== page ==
DJI is proud to present, together with Canada's McGill University and Brazil's Federal University of Pará - Altamira Campus, the Fish + Forest Project.
Over the past two years, Professor Margaret Kalacska at the Geography Department at Montreal's McGill University has been pioneering the use of drones, aerial videography and 3D mapping through the Fish + Forest Project she's founded in order to study land cover change and its impacts on freshwater ecosystems ranging from peatlands, to rain forests, to river rapids. Using the DJI Phantom and Inspire 1 to create 3D visualizations of these environments, the precise shape and structure of each is captured so that decision makers and environmental protection organisations can make better policy decisions, allocating scarce resources more effectively.
“Drone footage is transformative for mapping key habitats such as rapids and rock outcrops along the river at very small scales. For example, we can see individual cracks in boulders or changes in substrate type indicating where different fishes would reside,” explains Kalacska.
A second and equally important part of the Fish + Forest Project is educating the public about current environmental issues affecting the Earth's ecosystems. For this purpose, the team utilizes the new Live function available within the DJI GO app for the Inspire 1 and Phantom. Livestreams have previously been broadcasted for global audiences from projects in Tanzania's Lake Natron and Canada's 1000 Islands.
"This clear water, fast flowing, sinuous river has large seasonal fluctuations in water levels and a large range of substrate types from fine sand to rock and is therefore home to the many endemic species that occupy unique ecological niches. Without accurate information about their habitats and populations, species can fail to receive conservation attention commensurate under the pressures they face from environmental and anthropogenic change,” notes the project's imaging specialist Oliver Lucanus.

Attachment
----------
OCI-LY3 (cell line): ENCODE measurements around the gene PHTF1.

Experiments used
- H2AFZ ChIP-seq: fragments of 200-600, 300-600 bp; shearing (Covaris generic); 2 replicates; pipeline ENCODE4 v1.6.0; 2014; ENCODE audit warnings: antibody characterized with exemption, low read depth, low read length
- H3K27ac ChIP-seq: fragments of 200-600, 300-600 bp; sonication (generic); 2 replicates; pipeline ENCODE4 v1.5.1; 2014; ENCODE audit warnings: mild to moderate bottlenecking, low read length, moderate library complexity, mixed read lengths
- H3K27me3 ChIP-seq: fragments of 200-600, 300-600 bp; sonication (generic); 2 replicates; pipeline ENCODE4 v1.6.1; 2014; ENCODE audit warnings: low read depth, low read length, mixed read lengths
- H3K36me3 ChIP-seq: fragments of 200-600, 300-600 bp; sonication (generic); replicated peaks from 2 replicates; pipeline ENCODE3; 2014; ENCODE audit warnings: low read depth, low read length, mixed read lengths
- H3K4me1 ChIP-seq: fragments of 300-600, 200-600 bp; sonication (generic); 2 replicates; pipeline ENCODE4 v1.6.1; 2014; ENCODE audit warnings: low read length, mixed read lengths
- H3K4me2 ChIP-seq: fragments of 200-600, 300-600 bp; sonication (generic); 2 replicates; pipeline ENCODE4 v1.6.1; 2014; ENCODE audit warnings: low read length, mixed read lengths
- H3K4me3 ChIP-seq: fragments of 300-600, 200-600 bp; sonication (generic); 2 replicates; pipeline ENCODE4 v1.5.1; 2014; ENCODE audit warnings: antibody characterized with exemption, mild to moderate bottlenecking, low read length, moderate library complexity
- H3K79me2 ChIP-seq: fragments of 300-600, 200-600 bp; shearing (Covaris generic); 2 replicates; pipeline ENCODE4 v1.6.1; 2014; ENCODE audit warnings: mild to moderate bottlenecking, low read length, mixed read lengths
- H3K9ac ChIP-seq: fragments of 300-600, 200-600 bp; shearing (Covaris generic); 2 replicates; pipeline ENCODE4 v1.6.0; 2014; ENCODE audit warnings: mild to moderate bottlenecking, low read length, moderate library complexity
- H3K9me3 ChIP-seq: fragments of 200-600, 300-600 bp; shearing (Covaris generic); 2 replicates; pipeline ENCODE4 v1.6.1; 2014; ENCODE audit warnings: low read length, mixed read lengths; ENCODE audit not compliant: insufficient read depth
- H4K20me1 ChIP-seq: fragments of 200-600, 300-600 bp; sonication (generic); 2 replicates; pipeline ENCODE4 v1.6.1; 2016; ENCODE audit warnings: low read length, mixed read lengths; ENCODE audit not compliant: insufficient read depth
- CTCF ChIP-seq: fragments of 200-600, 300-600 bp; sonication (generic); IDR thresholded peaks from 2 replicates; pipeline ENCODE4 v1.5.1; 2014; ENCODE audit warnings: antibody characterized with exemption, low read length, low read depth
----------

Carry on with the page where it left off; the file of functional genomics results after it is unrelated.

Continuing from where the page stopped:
The choice to include the Xingu River in the project came down to its rich ecosystem — the river is estimated to be home to as many as 600 species of fish, many of them endemic. In the last 5 years alone, 21 new species have been discovered in the river. As construction of what will be the world's third-largest hydroelectric dam, the Belo Monte Dam, is underway upstream, gathering information about this precious habitat and its value is of utmost importance if it's to receive the protective measures it needs to remain intact.
Joining Kalacska for the Xingu River project was Dr. Pablo Arroyo-Mora from McGill's Applied Remote Sensing Lab, together with Below Water's photographer and conservation researcher, Oliver Lucanus, and Dr. Leandro Melo de Sousa from the Federal University of Pará's Altamira Campus, along with two local fishermen.
Together, the team has recorded and analyzed the area's topography and fish found in the river, which ranges from catfish to local stingray, piranha, peacock bass, wolf fish and aymara. This is just one of the ways that aerial imaging is proving to be a boon not just to humanity, but to the world we live in.
Learn more about the DJI Phantom 4 and Inspire 1